A money belt is, in my honest opinion, a vital accessory for any traveler. Money belts are thin, zippered pouches on a small elastic belt that are designed to be worn underneath your pants/shorts/skirt, out of sight of potential thieves. The belts serve as storage for everything vital to your trip, including documents such as your passport and visas, any other forms of identification, and any pre-purchased airplane and train tickets. Your main sources of money should also be kept here, including any large amounts of cash, traveler's checks, and ATM/credit cards. The belt is much more secure than your luggage or backpack, which are easier to steal. Even if everything else is stolen or lost, your trip can still continue as long as you have your money belt.
Obviously, it is important to keep the money belt fully hidden from potential thieves while you are travelling. When wearing the money belt be sure to tuck in any straps that may hang out. It's also best to not fumble around in your money belt in a crowded area. I like to keep a day's supply of cash easily accessible in my front pocket or in a pocket that can latch shut so I can keep my belt safely tucked away. You can also leave your belt for the day in some hotel safes, but please use your common sense. I feel better erring on the side of caution and typically wear my belt at all times, only taking it off when I am in a secure, locked area like my hotel room. Losing your passport and return trip airplane tickets can make getting home a big headache.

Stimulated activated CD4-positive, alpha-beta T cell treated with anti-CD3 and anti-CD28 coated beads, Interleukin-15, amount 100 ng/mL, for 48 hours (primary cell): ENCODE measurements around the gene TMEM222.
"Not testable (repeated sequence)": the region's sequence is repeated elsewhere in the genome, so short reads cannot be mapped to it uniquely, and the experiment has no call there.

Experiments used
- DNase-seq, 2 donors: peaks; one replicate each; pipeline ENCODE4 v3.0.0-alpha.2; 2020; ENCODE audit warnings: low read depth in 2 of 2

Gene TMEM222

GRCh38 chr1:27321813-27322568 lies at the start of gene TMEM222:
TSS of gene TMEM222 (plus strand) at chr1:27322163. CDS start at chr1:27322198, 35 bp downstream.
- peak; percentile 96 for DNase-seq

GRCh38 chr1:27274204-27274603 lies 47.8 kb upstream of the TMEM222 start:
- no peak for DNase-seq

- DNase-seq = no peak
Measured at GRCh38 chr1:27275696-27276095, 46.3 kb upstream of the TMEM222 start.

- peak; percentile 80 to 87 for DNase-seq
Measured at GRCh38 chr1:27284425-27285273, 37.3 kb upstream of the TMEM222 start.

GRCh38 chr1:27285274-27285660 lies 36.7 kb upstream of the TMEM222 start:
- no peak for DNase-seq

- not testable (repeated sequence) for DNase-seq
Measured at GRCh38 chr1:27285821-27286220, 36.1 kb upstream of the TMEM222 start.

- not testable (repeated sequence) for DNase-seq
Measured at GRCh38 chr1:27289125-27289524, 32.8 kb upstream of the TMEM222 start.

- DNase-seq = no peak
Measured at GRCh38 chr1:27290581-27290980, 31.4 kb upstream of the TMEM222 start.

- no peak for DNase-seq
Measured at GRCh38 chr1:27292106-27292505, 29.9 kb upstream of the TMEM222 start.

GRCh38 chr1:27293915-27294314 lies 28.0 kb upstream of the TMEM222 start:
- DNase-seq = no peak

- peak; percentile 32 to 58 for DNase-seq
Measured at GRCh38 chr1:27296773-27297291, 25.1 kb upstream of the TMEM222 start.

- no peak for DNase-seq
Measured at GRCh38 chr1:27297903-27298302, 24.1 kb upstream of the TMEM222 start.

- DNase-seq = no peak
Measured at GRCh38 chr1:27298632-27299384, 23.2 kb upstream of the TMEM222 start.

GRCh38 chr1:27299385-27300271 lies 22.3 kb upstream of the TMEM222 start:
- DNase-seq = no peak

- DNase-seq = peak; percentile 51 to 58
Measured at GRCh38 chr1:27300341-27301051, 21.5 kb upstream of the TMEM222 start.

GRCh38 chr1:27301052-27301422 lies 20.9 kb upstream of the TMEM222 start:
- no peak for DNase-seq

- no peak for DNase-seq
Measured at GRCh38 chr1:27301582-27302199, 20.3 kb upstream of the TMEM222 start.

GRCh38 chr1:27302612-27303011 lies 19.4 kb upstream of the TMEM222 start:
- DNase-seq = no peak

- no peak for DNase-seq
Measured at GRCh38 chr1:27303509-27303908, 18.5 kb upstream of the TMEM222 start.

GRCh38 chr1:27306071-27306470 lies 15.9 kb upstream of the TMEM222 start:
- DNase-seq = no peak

A warning: any paper documents in the money belt can get damp from perspiration, especially for active travelers or those that are in hot areas. To avoid this, keep everything inside the belt wrapped in a plastic baggie.
Money belts tend to be one size fits all and relatively cheap, about $10 American dollars. Stores that sell travelling gear and luggage will probably be your best bet for finding money belts. When shopping around for one be sure to try it on and check that it is comfortable. Also take a good look at the clasp that holds the belt together; cheaper belts have flimsy fasteners that might break at inopportune times. Even though money belts are designed to be as thin and small as possible, many people still find them bulky and uncomfortable. For those that really dislike the idea of wearing one there are similar devices available that can be worn around the neck or strapped to the ankle.
Thank you, Rick Steves.